The world and beyond – Surviving in the economic jungle

Advice, tips and tricks on how to engage with the UK jobs market and commercial environment, from a female executive's perspective

Archive for January 2015

Guide to Job Hunting: 7 most common CV mistakes

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Applying for a new job can be daunting, especially if you have been out of work for a while or are unfamiliar with technology and uploading a CV online.

Here are seven CV dos and don’ts:

1. DON’T make your CV too long.

Many recruiters will form an opinion based on what is in the top third of the first page, so put the most relevant information first.  Two pages are more than adequate to get all your points across. You can always bespoke your CV with more relevant information once you have made the initial contact.

2. DO Use key words.

Many companies are now turning to technology to help them sift through all the applications and CVs they receive. If key words don’t appear your CV could be missed. Examples of key words would include the name of your industry (E.g. Automotive, Oil and Gas, etc), your job title (Keep it generic!) and specifics about systems or industry jargon (E.g. SAP, diesel engine, CAD, etc.)

3. DO keep personal statements short.

Research by secondcareers.co.uk found that recruiters preferred short personal statements and recommended that job-seekers avoid waffle such as “works well individually or as a team” at all costs. Only include it if you can be specific, if its highly relevant and if it will set you apart from the next candidate.

4.  DO deal with potential problems.

A CV is devised to help you get an interview, don’t lie on your CV but tailor it to get key info across, if you have a big gap in your employment history be prepared to explain why. Skimming over or being devious is likely to get you discounted.

5. DON’T include irrelevant content.

Information about hobbies and interests don’t need to be included unless they make you more marketable for the role (or it is your first role)

6. DON’T supply reference names on your CV.

You want to be in control of your job search, the last thing you want is a prospective employer calling your current boss.

7. DON’T make spelling or grammatical errors.

Just don’t!

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Written by Cathy Richardson

January 9, 2015 at 9:46 am

Posted in Recruitment

Dealing with the top 10 behavioural interview questions

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Employment interview

 

Behavioral interviews are based on the premise that a person’s past performance on the job is the best predictor of future performance. When a company uses behavioral interviewing techniques, they want to know how you act and react in certain circumstances. They also want you to give specific “real life” examples of how you behaved in situations relating to the questions.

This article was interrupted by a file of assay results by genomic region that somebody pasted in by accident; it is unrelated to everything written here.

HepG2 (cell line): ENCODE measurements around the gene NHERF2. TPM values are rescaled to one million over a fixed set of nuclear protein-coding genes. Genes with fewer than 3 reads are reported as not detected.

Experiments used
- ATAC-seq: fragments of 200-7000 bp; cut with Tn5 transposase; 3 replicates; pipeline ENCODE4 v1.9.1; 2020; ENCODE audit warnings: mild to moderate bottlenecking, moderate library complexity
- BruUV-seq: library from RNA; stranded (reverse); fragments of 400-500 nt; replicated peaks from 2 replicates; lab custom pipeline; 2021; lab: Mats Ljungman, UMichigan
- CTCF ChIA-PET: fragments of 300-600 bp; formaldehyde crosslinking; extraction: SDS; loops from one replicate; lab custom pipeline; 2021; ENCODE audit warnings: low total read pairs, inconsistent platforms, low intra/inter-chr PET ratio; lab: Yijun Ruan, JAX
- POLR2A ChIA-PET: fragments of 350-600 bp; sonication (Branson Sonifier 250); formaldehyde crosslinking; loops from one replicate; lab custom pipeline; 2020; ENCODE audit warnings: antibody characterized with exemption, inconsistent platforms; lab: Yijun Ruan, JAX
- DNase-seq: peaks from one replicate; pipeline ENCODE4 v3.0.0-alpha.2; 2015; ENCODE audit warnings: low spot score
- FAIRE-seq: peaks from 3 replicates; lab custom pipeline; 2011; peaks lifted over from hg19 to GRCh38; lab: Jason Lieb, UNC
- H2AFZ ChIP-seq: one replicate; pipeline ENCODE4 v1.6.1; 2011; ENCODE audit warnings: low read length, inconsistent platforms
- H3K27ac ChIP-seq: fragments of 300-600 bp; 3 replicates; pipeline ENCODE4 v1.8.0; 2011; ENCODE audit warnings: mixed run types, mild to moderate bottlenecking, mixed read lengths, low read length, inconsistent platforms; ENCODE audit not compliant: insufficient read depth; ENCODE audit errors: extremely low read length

In fact, behavioral interviewing is said to be 55% predictive of future on-the-job behavior, while traditional interviewing is only 10% predictive.

The interviewer identifies desired skills and behaviors for the job, and the questions you will be asked will be geared to finding out if you have those skills. The interviewer wants to know how you handled a situation, rather than just gathering information about you.

Top 10 Behavioral Interview Questions

  • Tell me about how you worked effectively under pressure.
  • How do you handle a challenge? Give an example.
  • Have you ever made a mistake? How did you handle it?
  • Give an example of a goal you reached and tell me how you achieved it.
  • Describe a decision you made that wasn’t popular and how you handled implementing it.
  • Give an example of how you set goals and achieve them.
  • Give an example of how you worked on team.
  • What do you do if you disagree with someone at work?
  • Share an example of how you were able to motivate employees or co-workers.
  • Have you handled a difficult situation? How?

How to formulate your answers

Keeping to the STAR (Situation,Task, Action, Result) method is a very effective tool to answer competency based questions as it should make your answers structured and yet succinct:

  • Think about a Situation that corresponds to the question in hand. State it clearly and succinctly.
  • Then explain the Task you had to undertake to resolve the problem
  • Tell them the Actions you took to break down the task and get the job done
  • Explain what the Result was, and where possible quantify it e.g. % cost savings, how many new customers, etc

Written by Cathy Richardson

January 6, 2015 at 8:57 am

Posted in Recruitment

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